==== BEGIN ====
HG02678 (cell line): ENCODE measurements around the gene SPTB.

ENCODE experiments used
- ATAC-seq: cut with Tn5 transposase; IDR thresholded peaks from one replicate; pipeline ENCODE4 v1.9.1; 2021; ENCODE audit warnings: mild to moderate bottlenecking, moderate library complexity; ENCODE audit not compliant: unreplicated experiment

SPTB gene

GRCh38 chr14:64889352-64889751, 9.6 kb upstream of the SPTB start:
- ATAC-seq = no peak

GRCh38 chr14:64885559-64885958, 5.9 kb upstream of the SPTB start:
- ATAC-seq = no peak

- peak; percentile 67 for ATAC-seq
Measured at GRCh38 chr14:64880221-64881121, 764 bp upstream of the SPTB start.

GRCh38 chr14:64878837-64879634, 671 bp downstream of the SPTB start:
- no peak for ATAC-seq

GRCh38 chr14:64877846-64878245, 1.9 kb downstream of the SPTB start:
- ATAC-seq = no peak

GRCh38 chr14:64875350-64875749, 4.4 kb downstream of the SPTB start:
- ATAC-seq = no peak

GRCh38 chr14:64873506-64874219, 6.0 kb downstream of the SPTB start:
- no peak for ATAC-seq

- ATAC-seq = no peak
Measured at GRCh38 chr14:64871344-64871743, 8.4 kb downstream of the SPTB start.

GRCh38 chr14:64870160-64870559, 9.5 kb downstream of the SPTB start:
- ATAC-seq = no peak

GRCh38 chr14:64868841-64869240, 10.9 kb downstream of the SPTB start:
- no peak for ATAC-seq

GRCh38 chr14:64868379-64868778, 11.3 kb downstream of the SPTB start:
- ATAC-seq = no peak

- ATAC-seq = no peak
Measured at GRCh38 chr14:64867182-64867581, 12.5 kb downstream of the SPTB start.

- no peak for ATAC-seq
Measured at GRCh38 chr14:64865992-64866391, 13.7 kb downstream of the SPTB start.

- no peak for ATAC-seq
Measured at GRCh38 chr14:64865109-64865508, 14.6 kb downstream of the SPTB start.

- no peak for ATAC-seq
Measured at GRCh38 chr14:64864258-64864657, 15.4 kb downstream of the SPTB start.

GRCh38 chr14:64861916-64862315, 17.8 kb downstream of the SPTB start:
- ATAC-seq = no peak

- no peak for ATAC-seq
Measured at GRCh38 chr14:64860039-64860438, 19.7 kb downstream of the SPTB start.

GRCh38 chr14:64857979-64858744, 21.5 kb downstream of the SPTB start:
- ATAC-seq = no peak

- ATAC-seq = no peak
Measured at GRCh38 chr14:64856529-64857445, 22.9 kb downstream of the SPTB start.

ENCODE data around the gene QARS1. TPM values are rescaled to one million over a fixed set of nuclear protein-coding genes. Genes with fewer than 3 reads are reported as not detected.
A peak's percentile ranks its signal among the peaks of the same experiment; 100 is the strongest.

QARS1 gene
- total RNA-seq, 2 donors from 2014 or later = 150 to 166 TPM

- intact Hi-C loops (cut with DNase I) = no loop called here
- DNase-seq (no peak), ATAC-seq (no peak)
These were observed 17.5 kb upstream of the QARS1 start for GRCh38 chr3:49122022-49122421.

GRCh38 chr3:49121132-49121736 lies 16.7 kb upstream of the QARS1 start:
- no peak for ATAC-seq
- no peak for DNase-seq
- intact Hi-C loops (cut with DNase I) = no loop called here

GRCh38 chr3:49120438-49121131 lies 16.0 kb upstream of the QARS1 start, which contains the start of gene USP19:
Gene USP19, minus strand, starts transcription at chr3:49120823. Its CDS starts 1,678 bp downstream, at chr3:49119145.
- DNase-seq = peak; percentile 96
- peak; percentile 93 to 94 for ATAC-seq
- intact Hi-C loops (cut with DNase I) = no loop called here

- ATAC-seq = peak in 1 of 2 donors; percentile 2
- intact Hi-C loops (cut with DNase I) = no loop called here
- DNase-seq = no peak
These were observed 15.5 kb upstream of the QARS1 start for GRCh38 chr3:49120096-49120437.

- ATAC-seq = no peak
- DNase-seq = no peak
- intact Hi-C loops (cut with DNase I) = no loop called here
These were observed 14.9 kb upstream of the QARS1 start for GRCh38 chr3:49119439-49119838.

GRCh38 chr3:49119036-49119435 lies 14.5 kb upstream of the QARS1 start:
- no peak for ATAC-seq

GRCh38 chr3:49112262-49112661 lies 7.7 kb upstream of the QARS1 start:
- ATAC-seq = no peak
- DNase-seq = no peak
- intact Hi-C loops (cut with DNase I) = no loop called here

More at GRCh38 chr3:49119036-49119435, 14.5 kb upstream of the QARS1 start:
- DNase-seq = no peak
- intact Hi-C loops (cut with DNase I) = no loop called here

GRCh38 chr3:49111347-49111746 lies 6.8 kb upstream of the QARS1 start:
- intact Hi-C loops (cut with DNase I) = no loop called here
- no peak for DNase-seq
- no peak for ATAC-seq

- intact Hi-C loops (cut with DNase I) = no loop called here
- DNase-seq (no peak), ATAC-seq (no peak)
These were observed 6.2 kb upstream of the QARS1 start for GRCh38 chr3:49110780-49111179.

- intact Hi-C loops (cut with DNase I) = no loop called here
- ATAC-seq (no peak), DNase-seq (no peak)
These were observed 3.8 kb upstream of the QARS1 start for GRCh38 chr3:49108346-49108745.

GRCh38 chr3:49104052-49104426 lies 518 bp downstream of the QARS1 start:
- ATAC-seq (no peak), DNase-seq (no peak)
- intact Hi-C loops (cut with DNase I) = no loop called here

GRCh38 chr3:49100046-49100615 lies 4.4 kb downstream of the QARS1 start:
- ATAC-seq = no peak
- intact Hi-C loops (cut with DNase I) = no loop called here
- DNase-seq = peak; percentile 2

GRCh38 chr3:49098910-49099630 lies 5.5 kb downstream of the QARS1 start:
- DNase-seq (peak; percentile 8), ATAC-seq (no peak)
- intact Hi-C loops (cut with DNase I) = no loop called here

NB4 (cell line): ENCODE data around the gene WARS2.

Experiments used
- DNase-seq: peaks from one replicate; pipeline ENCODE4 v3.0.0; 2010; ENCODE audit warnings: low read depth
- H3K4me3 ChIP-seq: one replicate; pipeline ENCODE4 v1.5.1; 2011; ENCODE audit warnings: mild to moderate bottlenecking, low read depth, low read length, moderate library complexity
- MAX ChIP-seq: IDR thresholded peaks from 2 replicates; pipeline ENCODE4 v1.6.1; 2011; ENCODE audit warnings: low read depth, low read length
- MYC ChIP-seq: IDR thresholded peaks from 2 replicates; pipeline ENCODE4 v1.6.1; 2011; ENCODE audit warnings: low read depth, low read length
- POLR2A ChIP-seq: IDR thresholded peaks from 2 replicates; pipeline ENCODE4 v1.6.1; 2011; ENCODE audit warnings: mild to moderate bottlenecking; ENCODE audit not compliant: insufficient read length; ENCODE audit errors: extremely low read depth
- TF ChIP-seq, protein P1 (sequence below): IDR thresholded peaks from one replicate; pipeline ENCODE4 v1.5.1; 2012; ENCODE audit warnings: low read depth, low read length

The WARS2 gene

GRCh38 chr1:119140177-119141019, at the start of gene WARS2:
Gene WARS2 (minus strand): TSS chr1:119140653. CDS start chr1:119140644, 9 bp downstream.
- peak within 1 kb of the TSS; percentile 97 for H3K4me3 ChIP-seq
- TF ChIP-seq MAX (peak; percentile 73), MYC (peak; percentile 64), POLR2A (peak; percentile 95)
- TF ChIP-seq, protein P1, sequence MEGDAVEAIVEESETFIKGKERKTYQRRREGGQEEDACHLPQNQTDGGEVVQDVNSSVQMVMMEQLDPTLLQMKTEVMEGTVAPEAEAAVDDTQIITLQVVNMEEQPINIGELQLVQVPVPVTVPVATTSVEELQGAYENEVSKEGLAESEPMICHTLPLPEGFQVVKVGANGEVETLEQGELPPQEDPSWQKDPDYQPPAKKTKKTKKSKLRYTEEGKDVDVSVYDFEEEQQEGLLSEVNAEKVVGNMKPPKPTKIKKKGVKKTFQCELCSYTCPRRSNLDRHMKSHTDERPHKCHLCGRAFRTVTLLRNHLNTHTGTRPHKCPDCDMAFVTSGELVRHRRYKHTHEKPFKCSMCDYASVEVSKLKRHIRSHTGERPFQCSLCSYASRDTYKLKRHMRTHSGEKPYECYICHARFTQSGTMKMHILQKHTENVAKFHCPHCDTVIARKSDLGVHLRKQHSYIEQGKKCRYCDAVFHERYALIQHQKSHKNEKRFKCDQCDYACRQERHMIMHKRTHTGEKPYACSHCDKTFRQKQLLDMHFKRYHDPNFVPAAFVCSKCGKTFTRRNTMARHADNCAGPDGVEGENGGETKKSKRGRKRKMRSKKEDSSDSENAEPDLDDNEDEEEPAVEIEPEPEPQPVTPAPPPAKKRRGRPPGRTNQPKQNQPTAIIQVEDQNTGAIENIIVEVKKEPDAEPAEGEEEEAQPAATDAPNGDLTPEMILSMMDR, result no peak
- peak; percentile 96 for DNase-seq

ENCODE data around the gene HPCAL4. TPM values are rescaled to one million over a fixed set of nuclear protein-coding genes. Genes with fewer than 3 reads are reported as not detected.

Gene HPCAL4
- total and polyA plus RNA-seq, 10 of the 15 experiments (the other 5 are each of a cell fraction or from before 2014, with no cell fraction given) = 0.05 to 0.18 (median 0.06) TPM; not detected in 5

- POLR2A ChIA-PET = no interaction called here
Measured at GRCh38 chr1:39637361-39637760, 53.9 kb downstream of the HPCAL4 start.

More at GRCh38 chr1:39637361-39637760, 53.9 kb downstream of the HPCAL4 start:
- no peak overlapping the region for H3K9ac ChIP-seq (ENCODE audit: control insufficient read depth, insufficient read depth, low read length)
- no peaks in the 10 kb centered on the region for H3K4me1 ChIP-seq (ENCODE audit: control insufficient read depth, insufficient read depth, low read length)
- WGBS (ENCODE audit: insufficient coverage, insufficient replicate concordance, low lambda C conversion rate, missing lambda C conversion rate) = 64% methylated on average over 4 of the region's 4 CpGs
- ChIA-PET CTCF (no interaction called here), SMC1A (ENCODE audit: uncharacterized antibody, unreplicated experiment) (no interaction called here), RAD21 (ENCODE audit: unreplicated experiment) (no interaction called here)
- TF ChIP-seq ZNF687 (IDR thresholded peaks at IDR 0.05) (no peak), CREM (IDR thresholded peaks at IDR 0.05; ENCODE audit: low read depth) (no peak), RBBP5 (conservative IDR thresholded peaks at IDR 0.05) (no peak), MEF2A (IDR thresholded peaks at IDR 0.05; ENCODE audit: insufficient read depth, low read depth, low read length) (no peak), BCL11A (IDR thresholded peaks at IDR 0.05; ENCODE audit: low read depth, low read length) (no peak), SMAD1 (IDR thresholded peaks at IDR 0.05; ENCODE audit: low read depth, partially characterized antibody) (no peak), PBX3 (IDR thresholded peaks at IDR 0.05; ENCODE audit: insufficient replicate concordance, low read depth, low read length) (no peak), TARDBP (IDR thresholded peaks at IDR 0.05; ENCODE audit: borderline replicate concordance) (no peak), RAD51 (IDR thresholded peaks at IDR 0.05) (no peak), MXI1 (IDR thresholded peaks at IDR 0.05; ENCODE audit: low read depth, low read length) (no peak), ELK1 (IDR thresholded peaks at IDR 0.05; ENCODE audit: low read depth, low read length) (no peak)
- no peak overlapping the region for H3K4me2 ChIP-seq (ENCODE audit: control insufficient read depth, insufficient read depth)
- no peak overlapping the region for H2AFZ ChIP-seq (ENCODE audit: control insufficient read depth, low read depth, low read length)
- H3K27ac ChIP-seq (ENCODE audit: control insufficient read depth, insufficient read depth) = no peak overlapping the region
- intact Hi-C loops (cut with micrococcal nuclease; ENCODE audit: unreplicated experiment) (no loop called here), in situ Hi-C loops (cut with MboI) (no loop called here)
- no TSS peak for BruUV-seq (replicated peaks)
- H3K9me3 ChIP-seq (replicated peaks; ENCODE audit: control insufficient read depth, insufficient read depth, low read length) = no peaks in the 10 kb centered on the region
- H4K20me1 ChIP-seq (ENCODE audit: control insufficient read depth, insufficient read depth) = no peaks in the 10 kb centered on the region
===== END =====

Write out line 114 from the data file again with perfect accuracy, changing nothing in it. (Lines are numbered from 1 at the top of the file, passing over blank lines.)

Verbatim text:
- POLR2A ChIA-PET = no interaction called here